Czechs protest on anniversary of 1948 communist coup as party gains ground


Monday marks the 65th anniversary of the communist putsch of 1948 which for the next four decades turned Czechoslovakia into a totalitarian state and a satellite of the Soviet Union. The anniversary is being commemorated by a series of events, warning against the Communists’ growing support in the society.

Přemysl Sobotka, photo: Kristýna MakováPřemysl Sobotka, photo: Kristýna Maková On Saturday, February 25, 1948, communist leader Klement Gottwald infamously announced to his supporters in Prague’s Wenceslas Square that President Edvard Beneš had accepted all his proposals, putting a seal on the party’s takeover of the country.

One of the events marking the anniversary on Monday honoured the thousands of students who on that day marched to Prague Castle to protest against the putsch. The rally was brutally suppressed and many of its participants faced persecution. The chair of the Senate, Přemysl Sobotka of the Civic Democrats, was the keynote speaker at Monday’s commemorative event

“We must never forget this date, and we must not forget how the communists gained power. The seemingly legal reconstruction of the cabinet led to 41 years that deeply damaged the country.

“But we should also remember what preceded this: the communist victory in the 1946 elections, and the fact that during the war, Soviet leaders were already planning to take over eastern Europe.”

Other rallies commemorating the anniversary are set to take place in Prague and elsewhere in the country later on Monday. One of them, however, will honour the memory of Klement Gottwald who oversaw the coup before becoming the country’s first communist president.

Members of anti-communist initiatives gathered at Prague’s Old Town Square, February 22 2013, photo: CTKMembers of anti-communist initiatives gathered at Prague’s Old Town Square, February 22 2013, photo: CTK Organized by the Communist party and its supporters, the gathering will take place at his gravesite. David Pazdera from the Union of Young Communists, a radical group which participates in the event, argues the current regime is worse than the post-1948 dictatorship.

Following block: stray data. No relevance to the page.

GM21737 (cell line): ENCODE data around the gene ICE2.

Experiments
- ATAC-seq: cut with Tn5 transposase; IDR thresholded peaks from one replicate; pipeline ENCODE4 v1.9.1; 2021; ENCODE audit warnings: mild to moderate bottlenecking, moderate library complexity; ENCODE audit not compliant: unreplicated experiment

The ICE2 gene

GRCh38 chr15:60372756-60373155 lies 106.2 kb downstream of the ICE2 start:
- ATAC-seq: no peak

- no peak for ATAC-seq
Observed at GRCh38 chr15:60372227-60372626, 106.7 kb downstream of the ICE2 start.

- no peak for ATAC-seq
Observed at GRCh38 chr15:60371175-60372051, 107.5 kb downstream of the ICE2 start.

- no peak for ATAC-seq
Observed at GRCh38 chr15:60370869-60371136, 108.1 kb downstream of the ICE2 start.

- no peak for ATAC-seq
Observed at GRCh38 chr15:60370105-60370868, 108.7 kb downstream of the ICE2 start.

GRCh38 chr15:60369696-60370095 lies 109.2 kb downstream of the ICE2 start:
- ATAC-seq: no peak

“If people are unable to exercise their civic rights because they are denied their social rights, then that’s something much worse, and it is something much more widespread in the current regime.

“What came after February 1948 was a democratic dictatorship – dictatorship of the majority over the minority. But today, we see a dictatorship of the minority – the owners of the means of production – over the majority. Both of them are dictatorships, and both oppress human rights.”

But for many Czechs, these issues are purely academic. Faced with prolonged economic recession, unemployment, corruption, and a drop in living standards, support for the Communists is fast increasing.

In last year’s regional elections, the party won seats in nine of the country’s regions and even came first in one of them, for the first time since 1989. This has sparked protests by students and teachers in some of the regions where communist councillors were put in charge of education. But political analyst Petr Just believes that the society no longer sees the Communist party as a threat.

Klement Gottwald, photo: Czech TelevisionKlement Gottwald, photo: Czech Television “Generally, I don’t think this is a major problem for the society. But if you look into the portfolios for which communist councillors are responsible now or, communist ministers could be possibly in the future, that I think would be a bigger issue.”

The Communists might moreover soon return to power. The opposition Social Democrats are expected to win the next general elections in 2014. The Communist party now enjoys the support of some 17 percent of voters; that could make the Social Democrats reconsider their past decision not to collaborate with the party on the national level, and invite them into the next government.